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New mathematical approach helps to simulate materials for solar cells and LEDs

June 22, 2012 // Paul Buckley

New mathematical approach helps to simulate materials for solar cells and LEDs

A multidisciplinary team of researchers at MIT and in Spain has found a new mathematical approach to simulating the electronic behavior of noncrystalline materials.


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The approach paves the way for the future development of new devices such as lower-cost solar cells, organic LED lights and printable, flexible electronic circuits.

The researchers said that the new method uses a mathematical technique that has not previously been applied in physics or chemistry. Even though the method uses approximations rather than exact solutions, the resulting predictions turn out to match the actual electronic properties of noncrystalline materials with great precision.

Jiahao Chen, a postdoc in MITs Department of Chemistry and lead author of the report, said that finding this novel approach to simulating the electronic properties of disordered materials - those that lack an orderly crystal structure - involved a team of physicists, chemists, mathematicians at MIT and a computer scientist at the Universidad Autnoma de Madrid. The work was funded by a grant from the National Science Foundation aimed specifically at fostering interdisciplinary research.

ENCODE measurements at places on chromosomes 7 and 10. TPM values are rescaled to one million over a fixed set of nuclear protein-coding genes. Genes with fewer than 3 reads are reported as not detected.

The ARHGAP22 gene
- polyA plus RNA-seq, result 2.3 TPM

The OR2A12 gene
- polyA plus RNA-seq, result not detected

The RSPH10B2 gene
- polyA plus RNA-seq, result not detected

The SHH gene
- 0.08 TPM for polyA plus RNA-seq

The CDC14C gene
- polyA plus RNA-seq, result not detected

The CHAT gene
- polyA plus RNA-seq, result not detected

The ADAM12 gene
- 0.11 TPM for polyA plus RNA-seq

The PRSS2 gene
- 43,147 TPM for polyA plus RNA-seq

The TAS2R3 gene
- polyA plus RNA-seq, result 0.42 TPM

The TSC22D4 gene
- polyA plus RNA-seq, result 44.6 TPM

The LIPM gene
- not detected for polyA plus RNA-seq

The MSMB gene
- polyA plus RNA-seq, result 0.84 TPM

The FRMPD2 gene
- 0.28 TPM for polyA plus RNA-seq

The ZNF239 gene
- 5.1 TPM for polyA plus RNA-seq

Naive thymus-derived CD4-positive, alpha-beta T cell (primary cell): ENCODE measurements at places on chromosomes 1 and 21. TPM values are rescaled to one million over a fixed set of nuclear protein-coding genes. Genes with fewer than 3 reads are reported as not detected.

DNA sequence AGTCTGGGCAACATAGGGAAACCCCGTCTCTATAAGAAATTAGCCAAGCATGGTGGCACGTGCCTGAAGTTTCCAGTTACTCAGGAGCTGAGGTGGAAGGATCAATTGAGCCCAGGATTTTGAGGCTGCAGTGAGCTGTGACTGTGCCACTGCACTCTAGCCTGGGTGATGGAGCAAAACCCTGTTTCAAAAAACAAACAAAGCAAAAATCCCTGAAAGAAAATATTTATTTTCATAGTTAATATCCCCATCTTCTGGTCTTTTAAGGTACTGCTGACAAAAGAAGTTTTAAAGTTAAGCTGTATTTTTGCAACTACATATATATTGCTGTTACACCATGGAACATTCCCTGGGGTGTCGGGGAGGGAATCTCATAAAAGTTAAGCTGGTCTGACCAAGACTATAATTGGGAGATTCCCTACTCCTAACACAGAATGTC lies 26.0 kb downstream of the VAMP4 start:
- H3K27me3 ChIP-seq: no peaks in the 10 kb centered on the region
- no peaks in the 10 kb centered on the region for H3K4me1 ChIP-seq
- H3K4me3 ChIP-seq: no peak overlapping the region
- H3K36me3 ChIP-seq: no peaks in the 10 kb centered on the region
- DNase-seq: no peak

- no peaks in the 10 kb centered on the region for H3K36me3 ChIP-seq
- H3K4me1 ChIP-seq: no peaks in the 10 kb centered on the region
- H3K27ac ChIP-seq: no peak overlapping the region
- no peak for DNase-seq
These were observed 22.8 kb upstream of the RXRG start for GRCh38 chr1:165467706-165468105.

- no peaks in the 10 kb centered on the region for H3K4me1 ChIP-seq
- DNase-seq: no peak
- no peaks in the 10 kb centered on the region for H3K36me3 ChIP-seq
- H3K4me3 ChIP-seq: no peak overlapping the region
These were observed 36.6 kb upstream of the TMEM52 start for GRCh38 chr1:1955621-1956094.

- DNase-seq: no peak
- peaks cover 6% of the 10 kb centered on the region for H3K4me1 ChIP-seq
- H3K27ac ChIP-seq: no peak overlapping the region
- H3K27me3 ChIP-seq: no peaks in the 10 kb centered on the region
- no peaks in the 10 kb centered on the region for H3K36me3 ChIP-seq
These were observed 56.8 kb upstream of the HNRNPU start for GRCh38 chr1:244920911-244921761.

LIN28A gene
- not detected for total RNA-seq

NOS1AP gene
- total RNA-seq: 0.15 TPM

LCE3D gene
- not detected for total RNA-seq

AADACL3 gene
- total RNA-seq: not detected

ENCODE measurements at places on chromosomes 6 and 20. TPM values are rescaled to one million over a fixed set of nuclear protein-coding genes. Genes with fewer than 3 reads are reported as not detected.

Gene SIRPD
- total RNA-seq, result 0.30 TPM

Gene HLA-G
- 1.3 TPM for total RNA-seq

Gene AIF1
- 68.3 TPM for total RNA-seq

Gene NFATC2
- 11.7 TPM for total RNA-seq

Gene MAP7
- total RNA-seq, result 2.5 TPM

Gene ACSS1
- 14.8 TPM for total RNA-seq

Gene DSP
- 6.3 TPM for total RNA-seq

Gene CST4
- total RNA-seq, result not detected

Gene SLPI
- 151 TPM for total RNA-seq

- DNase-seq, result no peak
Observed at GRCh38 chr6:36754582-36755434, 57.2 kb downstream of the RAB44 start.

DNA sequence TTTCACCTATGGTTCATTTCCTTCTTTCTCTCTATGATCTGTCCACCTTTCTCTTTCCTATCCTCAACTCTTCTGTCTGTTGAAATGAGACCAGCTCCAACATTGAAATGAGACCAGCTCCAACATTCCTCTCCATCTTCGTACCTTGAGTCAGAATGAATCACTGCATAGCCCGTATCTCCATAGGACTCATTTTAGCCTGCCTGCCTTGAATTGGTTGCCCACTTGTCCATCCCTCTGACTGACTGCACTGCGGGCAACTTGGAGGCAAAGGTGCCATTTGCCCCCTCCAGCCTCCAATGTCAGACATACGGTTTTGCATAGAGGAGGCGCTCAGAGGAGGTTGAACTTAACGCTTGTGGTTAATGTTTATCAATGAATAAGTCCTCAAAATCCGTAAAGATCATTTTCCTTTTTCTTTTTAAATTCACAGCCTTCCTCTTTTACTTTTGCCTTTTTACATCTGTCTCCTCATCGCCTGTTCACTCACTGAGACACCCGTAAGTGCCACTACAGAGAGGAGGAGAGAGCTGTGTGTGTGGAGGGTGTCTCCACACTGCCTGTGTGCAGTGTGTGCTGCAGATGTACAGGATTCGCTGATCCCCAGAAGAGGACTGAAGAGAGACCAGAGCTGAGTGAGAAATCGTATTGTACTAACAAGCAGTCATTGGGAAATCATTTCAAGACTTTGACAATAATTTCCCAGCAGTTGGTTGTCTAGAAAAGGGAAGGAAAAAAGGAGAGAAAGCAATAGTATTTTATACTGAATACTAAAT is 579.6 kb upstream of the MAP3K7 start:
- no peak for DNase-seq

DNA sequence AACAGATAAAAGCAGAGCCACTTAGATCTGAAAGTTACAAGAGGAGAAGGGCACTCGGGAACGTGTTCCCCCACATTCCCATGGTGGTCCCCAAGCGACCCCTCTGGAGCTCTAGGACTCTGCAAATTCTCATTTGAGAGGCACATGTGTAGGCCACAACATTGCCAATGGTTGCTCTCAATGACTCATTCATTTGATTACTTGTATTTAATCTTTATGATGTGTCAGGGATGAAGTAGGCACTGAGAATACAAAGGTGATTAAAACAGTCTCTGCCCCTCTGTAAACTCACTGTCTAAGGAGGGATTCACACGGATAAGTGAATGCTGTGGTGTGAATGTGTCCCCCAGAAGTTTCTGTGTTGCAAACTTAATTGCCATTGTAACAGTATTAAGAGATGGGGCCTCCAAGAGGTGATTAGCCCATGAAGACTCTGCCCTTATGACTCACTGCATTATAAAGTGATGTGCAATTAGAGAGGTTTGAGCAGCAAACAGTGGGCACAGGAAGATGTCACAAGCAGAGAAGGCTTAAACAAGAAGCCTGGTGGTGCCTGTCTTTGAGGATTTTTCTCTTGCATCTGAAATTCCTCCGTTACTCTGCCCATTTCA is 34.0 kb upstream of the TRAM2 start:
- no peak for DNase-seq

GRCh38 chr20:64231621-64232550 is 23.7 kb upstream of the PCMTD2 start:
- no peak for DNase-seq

The project uses a mathematical concept known as free probability applied to random matrices - previously considered an abstraction with no known real-world applications - that the team found could be used as a step toward solving difficult problems in physics and chemistry. Random-matrix theory allows us to understand how disorder in a material affects its electrical properties, said Chen.

Typically, figuring out the electronic properties of materials from first principles requires calculating certain properties of matrices - arrays of numbers arranged in columns and rows. The numbers in the matrix represent the energies of electrons and the interactions between electrons, which arise from the way molecules are arranged in the material.
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